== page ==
Let me give you an example. Say the Clippers are interested in Malcolm Brogdon, who the Pacers couldn’t move at the deadline due to his recent contract extension but are likely to shop this summer after launching a rebuild. Brogdon makes $21.7M this season, so salary matching becomes difficult for the Clippers. Luke Kennard and Marcus Morris together would work, but why would the Pacers want Morris’ contract? Combining Kennard and Augustin would make the trade math work while still saving Indiana substantial money and allowing the Clippers to hold on to an overpaid veteran in Morris who has value in LA but none in Indiana. We can haggle about if Brogdon is the right guy and what combination of sweetener/picks the Clippers should or shouldn’t be willing to give up when we get there in June, but you get the point–Augustin’s 7M ghost contract for next season is a really useful tool in facilitating draft-day trades (less so in free agency because at that point he’d be a fully guaranteed one-year expiring and not offer the same immediate savings). Sometimes the best move you can make at the trade deadline is to hold on to your cards for the off-season, and turning Luke Kennard, a future 1st, and the claimed contract of Augustin into Brogdon would be an excellent example of that.
But these things come at a cost. The Clippers are deep in the NBA’s luxury tax, currently 29.4M over. I don’t like to get bogged down in luxury tax details because I’m not really ever interested in defending owners for saving money, but just for a quick run-through, the way the tax works is that once your team salary crosses a certain threshold ($145M), you pay a penalty to the NBA for every dollar over you go. That penalty is determined by a) whether or not you are a “repeater” (a team that is consistently over the luxury tax) and b) how far over the tax you are on an incremental scale. The Clippers, thanks to their lull between Lob City and acquiring Kawhi, won’t have to worry about the repeater rate for a while, but that doesn’t stop things from getting pricey. Here’s the incremental tax scale that Steve Ballmer is looking at for this season:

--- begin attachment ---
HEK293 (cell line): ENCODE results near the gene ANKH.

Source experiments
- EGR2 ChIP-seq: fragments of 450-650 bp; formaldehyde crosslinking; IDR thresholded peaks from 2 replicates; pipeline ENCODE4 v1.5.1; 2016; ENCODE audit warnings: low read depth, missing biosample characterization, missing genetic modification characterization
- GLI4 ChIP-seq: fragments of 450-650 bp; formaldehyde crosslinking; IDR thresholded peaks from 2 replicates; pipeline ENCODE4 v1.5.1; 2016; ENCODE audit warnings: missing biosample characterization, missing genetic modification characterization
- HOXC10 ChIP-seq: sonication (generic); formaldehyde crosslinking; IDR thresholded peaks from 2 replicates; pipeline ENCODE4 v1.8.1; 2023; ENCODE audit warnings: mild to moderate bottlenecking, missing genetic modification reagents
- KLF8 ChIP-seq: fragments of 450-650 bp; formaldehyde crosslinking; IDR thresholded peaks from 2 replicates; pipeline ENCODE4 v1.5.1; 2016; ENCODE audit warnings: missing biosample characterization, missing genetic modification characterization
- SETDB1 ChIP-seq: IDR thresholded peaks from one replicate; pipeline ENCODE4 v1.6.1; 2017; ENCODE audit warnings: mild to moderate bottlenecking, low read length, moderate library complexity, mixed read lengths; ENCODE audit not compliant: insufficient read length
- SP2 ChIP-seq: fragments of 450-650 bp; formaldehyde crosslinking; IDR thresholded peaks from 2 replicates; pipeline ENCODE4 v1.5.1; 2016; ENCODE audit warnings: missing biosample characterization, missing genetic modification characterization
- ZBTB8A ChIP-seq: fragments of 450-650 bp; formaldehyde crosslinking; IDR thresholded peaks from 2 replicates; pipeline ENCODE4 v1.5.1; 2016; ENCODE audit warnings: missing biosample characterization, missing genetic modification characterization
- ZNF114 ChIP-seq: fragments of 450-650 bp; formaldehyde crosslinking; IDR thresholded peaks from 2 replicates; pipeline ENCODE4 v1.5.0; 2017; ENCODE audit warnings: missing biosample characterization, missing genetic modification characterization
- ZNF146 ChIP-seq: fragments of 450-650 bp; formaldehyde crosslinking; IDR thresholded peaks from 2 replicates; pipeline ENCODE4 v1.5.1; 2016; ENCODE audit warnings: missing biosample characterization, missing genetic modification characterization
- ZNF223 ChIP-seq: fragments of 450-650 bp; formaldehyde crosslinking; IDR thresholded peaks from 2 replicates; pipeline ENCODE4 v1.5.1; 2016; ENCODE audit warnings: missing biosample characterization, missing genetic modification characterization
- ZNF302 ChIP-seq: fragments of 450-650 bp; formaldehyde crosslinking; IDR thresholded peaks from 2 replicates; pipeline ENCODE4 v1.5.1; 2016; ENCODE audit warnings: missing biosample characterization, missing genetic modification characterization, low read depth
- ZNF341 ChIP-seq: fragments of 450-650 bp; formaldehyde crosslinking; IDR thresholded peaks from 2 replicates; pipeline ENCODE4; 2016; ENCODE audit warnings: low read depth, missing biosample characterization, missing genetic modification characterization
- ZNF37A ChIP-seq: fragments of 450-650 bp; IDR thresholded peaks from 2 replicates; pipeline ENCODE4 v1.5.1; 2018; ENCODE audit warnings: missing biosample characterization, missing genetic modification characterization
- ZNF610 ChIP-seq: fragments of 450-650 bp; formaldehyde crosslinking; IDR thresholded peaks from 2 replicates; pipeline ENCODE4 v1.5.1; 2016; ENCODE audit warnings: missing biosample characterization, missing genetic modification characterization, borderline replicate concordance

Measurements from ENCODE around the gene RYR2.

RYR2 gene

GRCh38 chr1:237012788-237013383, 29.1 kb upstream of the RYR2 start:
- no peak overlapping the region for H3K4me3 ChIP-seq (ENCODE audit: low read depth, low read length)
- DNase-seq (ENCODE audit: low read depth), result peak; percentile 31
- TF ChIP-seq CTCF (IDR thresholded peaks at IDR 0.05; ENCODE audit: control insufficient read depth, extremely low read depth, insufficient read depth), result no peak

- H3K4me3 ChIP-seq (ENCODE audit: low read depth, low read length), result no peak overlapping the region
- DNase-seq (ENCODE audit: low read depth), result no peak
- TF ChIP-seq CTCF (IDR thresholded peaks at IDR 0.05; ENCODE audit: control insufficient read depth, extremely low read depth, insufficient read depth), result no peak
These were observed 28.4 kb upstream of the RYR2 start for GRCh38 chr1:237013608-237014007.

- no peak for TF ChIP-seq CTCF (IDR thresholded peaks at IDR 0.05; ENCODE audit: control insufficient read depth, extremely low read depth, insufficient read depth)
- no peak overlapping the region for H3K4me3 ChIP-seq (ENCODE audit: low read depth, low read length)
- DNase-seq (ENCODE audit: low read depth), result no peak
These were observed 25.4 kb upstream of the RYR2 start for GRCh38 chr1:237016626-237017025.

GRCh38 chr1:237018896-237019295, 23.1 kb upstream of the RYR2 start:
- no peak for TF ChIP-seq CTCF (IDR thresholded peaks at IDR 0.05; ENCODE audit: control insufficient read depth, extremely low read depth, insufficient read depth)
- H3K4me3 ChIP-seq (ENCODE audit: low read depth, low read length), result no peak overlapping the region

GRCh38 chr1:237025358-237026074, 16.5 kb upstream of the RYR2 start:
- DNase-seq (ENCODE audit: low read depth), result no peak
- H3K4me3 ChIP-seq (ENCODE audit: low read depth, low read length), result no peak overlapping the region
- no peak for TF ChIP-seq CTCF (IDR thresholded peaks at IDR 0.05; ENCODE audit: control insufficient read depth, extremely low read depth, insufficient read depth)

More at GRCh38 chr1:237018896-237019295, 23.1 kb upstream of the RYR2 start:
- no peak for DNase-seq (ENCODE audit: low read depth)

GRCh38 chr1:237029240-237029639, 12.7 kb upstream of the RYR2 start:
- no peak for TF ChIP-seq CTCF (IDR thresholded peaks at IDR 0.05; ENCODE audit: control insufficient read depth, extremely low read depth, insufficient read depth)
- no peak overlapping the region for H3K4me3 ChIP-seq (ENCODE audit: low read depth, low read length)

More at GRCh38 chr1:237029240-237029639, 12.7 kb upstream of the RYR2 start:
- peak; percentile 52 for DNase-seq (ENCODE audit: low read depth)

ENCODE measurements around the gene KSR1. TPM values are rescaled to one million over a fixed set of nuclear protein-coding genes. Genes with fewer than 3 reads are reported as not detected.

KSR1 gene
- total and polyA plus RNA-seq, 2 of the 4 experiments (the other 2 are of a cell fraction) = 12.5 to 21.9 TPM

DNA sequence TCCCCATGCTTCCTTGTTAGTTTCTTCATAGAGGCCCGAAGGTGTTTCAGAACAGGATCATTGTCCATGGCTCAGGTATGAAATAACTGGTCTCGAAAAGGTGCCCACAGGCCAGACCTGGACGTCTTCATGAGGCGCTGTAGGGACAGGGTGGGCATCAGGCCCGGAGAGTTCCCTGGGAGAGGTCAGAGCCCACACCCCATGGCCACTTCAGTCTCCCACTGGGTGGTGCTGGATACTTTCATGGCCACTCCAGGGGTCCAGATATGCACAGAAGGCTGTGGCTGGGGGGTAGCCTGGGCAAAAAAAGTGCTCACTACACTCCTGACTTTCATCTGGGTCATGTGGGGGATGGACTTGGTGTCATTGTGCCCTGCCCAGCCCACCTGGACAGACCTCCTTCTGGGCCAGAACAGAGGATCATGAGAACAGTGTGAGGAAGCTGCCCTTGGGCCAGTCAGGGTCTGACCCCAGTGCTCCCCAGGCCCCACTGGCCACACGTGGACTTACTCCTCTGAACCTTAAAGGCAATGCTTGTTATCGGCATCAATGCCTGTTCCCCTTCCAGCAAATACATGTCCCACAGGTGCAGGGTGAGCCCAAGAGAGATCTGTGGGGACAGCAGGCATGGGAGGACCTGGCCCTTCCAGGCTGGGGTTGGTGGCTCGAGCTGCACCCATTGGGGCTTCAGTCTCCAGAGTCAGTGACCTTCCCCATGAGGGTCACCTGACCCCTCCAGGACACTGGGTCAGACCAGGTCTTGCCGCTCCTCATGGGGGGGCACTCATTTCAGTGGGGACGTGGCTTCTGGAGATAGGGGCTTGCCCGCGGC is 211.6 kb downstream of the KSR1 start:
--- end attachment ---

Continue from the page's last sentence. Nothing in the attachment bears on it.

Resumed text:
|Maximum Incremental Penalty
Right now, the Clippers are $29.4M over the luxury tax, which means their bill has all of the first five incremental maximums and the bulk of the 25-30 penalty too. That’s a lot of money, but it’s a big improvement over earlier in the day, when Serge Ibaka was still on the roster and the Clippers hadn’t yet cut $6.4M in salary by flipping him for two much cheaper players in Hood and Ojeleye. Claiming Augustin’s $7M deal on waivers would lift the Clippers right back up–and actually above–the threshold they were at this morning. In a second, we’ll compare the Clippers’ tax bills in these different scenarios, but first we need to account for the rest-of-season contracts the Clippers will sign guys to. Rest-of-season minimum deals are pro-rated daily, so while we won’t know the exact salary until we know the exact day someone puts pen to paper, just take my word for it that $500,000 is a reasonable placeholder. If the Clippers cut Ojeleye and Hood to sign Coffey and a point guard, that adds a million to team salary (there’s no tax penalty for the new two-way contract player that would take Amir’s current spot). If they were to claim Augustin, then it would only be one additional $500k rest-of-season deal.
|Cut Hood/Ojeleye, convert Coffey and sign one more min player
|Cut Hood/Ojeleye, claim Augustin, convert Coffey
Would Steve Ballmer pay $40M in extra team salary plus tax penalty this season just to have a useful contract to help facilitate a trade this summer, when the Clippers could otherwise just wait for Augustin to clear waivers and have the same player without that flexible contract? He’s never said no to spending before, but basically no owner in NBA history has ever had an appetite for this big of a price tag for that minor of an asset. We’re talking massive costs for marginal gains here, but as far as the on-court product is concerned, there’s no opportunity cost for the Clippers in terms of assets or flexibility. Claiming D.J. instead of signing him to a rest-of-season deal only opens doors for moves that could significantly help the team next summer, with no downside outside of dipping a little further into Ballmer’s fifty-billion-dollar fortune. I won’t blame Ballmer if they don’t go for it–he’ll still be the best owner in the NBA with the strongest stomach for paying whatever it takes to win, but we may have just finally found the tipping point.